Drawing? in schools

I have been involved in art education since 1973 as a teacher, moderator and a link tutor on the PGCE course at Northumbria University and before that as a student at Hylton Red House Comp and Sunderland College of Art. Drawing has been a passion throughout my life.

I was lucky enough to be taught to draw by people like John Thirlwall, George Wilson and Norman Cornish who all added greatly to an enthusiasm that was first fostered by my uncle Tom a miner in Ashington. We all have figures like this in our own drawing background, people who inspired and influenced us.

Drawing was always the crux of our subject, and for many of us it still is and always will be. As Anthony Gormley says “it is the way that people who make things think”.

Drawing was also a vital element in many other subjects – the sciences, geography, history and the design and technology subjects for example. This is not so much the case now.

Many of us involved in art education are concerned that in recent years too many students have moved through their education (primary to university) without a real emphasis on this most crucial and basic form of communicating, creating and exploring the world.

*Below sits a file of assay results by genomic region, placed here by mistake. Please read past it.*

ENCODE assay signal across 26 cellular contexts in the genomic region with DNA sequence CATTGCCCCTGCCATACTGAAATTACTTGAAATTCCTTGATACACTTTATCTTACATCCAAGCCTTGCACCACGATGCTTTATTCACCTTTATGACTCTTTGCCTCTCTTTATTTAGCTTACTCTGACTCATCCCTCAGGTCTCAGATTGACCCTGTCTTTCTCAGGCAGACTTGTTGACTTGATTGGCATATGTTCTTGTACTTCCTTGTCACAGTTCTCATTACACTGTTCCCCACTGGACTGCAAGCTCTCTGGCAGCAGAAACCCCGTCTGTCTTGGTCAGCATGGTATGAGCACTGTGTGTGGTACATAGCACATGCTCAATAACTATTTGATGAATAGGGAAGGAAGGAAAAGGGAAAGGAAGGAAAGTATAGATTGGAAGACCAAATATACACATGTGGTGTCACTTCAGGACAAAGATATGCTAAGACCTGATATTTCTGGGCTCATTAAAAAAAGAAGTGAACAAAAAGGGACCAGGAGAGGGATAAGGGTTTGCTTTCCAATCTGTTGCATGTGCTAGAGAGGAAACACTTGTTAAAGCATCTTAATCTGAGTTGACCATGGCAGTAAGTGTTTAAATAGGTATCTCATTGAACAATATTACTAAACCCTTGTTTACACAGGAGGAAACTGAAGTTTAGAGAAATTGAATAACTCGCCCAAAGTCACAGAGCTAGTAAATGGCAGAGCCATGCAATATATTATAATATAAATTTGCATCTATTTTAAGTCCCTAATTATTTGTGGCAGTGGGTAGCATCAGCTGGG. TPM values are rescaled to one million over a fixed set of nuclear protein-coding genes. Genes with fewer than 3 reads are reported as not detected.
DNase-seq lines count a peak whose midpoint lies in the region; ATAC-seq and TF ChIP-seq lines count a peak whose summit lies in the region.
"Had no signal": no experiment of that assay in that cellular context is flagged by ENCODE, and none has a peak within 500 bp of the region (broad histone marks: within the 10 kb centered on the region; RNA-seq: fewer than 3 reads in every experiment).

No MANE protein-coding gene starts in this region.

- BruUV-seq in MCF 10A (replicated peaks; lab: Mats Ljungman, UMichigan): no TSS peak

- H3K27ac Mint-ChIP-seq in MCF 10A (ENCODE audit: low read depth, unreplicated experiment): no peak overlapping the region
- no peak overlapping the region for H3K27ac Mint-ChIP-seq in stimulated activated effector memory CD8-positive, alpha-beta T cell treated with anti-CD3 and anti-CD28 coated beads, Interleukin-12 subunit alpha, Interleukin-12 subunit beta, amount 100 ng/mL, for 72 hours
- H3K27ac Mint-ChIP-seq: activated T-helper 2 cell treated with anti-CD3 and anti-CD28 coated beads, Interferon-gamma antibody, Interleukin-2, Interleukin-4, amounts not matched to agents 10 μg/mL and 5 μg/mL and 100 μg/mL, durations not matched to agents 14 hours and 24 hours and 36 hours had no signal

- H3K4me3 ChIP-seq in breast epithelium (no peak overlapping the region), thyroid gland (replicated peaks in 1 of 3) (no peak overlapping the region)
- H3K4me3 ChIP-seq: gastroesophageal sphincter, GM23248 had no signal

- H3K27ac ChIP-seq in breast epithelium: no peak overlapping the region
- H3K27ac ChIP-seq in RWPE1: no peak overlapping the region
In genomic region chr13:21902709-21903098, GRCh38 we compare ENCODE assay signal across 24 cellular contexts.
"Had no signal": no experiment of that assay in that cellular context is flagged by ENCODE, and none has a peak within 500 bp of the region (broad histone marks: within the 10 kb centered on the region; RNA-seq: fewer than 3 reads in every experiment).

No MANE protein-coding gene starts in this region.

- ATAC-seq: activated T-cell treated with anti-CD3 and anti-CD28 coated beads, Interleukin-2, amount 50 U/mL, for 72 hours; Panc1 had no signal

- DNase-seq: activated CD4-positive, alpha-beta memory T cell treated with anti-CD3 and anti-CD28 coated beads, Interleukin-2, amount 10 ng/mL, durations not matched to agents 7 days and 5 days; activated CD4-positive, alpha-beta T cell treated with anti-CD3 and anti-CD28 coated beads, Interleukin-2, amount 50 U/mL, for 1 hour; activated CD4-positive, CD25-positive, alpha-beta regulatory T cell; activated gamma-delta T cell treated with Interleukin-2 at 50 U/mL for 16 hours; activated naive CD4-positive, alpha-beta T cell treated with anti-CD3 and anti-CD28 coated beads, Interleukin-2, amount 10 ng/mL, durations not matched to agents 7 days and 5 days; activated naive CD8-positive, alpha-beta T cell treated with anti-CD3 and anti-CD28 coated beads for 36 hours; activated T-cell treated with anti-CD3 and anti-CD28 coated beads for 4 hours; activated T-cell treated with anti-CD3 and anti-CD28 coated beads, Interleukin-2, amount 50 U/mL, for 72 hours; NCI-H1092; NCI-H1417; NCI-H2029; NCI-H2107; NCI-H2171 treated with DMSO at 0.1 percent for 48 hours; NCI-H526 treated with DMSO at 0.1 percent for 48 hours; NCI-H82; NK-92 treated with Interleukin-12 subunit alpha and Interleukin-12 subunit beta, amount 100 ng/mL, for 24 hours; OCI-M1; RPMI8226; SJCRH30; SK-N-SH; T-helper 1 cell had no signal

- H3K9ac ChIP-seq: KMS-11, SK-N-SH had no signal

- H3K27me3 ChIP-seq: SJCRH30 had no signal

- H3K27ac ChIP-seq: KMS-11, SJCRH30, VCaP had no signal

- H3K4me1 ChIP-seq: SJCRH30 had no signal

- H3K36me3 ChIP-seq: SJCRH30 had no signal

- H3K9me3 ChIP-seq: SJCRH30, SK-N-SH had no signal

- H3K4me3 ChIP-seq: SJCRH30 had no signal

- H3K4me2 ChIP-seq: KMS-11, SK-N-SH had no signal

In schools, league tables and the constant pressure to get children through exams at any cost have led many teachers to look for the “easy, fool proof” approach to the subject. Sketchbooks have become scrapbooks and a more and more formulaic approach makes the subject less personal each year.

We may not want to go back to the drawing lessons we had in the past but some of the disciplines and insights gained in these lessons are often missing now.

Everyone I speak to in art education seems to share these concerns so we are hoping that through drawing? we can share ideas and our enthusiasms by highlighting some of the vast amount of good practice that exists in the region.

Colin Turnbull